Friday, December 15, 2017

The Angel on Your Shoulder!

Monday, November 17, 2008, 13:00
This news item was posted in Teen Talk category.
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by Dr. Chuck Baynard



The Bible recognizes the power of the world we live in to lead us into situations that will tempt us. God gives us the promise in the Scriptures that we will never face a temptation that does not also include a way out or to avoid it.

It doesn’t matter what our temptation or weakness is the first step is to recognize where we are weak and need to exert an effort of control to our lives. The second is to admit we are human and need the help of our creator.

Recognizing our weaknesses: For a moment play a mental game with me. In this scene I want you to imagine that you have an angel on one shoulder. The other shoulder has a devil sitting on it trying to talk you into doing something. What is the devil trying to get you to do? What wrong thing would it be easiest for him to talk you into doing? What can the angel say that will help you resist the temptation? What can the devil say that will cause you to be more likely to follow his advice?

In this mental exercise you name your personal temptations or weaknesses. You also identify thought patterns that will help you resist the temptation. The words of the angel and the devil will be the same words spoken by your friends. Seek out friends who reinforce the words that help you resist the temptation. This is why your parents keep telling you how important the choice of friends is. Friends who put pressure on you to do the wrong things are not friends.

Once we know which temptations we own, the first step is to avoid situations that allow those temptations to come up. Take responsibility for your life. For example, no one can control you. External circumstances, or people can control neither your mind nor emotions. No one can make you angry! You, give them permission to make you angry. The decision is ours!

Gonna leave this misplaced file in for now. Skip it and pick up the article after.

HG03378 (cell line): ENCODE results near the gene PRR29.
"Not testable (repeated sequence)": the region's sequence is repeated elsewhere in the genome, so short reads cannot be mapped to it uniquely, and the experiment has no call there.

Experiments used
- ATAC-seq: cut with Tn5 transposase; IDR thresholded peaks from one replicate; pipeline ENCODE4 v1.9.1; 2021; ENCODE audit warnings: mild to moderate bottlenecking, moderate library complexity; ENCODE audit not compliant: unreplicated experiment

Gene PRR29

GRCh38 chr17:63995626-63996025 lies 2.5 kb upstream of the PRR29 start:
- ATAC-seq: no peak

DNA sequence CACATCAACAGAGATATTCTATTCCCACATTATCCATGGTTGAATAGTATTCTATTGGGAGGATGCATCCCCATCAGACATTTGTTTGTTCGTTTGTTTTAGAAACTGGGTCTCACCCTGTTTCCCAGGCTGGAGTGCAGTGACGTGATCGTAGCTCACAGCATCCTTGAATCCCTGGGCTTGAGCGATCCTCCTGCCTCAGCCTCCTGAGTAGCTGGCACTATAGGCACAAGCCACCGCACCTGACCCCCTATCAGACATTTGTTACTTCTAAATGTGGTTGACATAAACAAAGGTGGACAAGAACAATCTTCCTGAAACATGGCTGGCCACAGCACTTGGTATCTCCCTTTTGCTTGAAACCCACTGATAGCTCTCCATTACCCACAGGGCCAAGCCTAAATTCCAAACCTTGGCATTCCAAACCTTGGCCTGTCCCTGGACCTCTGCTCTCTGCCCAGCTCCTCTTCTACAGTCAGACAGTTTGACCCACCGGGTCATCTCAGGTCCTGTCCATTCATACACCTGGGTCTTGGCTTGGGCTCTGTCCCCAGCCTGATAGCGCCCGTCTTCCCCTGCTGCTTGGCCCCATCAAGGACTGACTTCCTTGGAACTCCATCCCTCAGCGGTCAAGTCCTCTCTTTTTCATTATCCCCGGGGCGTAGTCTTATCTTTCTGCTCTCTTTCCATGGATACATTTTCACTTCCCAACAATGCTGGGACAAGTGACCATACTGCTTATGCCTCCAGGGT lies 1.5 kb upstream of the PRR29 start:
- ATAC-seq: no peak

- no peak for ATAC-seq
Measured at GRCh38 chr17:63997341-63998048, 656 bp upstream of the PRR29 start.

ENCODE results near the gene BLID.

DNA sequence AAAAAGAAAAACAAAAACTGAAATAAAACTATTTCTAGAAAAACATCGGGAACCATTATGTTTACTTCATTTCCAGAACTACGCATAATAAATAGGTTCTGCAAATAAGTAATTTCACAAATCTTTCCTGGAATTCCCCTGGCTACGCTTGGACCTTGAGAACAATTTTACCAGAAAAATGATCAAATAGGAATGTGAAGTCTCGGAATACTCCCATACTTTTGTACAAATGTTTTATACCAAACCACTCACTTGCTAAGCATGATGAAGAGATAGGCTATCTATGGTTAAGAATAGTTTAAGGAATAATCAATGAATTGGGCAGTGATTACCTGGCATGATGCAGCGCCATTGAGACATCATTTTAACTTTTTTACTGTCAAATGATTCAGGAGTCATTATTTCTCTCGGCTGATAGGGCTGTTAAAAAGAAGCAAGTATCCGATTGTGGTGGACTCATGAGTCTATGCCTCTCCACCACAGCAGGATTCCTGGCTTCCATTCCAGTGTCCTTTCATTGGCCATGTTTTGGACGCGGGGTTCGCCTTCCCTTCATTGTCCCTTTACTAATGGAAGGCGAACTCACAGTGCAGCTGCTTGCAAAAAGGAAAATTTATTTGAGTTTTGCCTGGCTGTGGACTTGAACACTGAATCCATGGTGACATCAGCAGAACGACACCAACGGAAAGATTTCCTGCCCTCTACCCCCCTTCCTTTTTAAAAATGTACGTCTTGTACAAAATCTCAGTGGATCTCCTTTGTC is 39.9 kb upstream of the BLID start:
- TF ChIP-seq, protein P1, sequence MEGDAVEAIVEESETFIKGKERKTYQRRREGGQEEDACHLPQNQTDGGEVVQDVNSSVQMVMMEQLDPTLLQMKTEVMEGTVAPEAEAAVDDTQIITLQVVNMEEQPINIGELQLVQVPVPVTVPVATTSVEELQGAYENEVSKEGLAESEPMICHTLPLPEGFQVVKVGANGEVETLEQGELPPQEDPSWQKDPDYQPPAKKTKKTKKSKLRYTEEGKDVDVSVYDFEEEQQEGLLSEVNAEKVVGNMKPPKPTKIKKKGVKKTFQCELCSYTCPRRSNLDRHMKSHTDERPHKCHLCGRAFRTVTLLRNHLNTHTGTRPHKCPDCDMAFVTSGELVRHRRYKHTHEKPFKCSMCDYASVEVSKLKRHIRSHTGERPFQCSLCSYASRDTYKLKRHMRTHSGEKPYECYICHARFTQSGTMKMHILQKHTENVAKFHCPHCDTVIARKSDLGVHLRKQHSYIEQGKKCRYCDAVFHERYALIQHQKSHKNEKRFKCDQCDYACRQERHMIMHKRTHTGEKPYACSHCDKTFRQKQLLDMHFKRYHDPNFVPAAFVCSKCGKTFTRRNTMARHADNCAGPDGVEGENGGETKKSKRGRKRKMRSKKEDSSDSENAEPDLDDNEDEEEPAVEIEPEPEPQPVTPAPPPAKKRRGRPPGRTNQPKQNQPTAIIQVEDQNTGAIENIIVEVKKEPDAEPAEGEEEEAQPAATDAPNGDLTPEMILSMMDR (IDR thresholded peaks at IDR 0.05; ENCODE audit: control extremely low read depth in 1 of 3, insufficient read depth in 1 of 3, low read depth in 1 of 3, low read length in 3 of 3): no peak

A powerful tool of the therapist is to teach you to mentally dispute your own thoughts. As an example, you might think everyone is doing it. Stop and dispute this thought. Ask yourself, everyone? Name them!

Often we do wrong things that make us feel better because we feel depressed, hurt, or a dozen other negative emotions. If we will stop and look at the reason we are experiencing this emotion, we most often find that an illogical assumption lies at its foundation. Illogical assumptions cause self-destructive behavior, and we do things we really don’t want to do. Having done these things, we feel bad, guilty, angry, or depressed. Under these circumstances we find ourselves on a down escalator with no apparent bottom. Disputing the assumptions that lie beneath the emotional response is where we begin to use the mind God gave us to control our own lives. For example, you feel bad because you made a C in math. You may feel you have let your parents down or feel guilty because you think “I could have done better.” Stop, ask “could I have done better?” “Do my parents think I have let them down?”

We are going to give into temptations sometimes. We can minimize or eliminate the ability for outside forces to tempt us by not placing ourselves in the path of these temptations. We can further take control by learning to think before we act and learning to ask questions of ourselves. Why am I doing this? Why do I feel guilty? Why am I depressed? We can take control of our own lives. This too, is a promise from God. Scripture boldly declares that, “our God isn’t the God of confusion, but of a sound mind.” We can mentally control our own emotions much better than allowing outside circumstances to create moments of false control. Argue with yourself! You will be surprised at how often the angel on your shoulder wins when you give him time to speak before you act.

Dr. Baynard is an Associate Editor of the Christian Observer and Senior Pastor at Clover Evangelical Presbyterian Church in Clover, South Carolina


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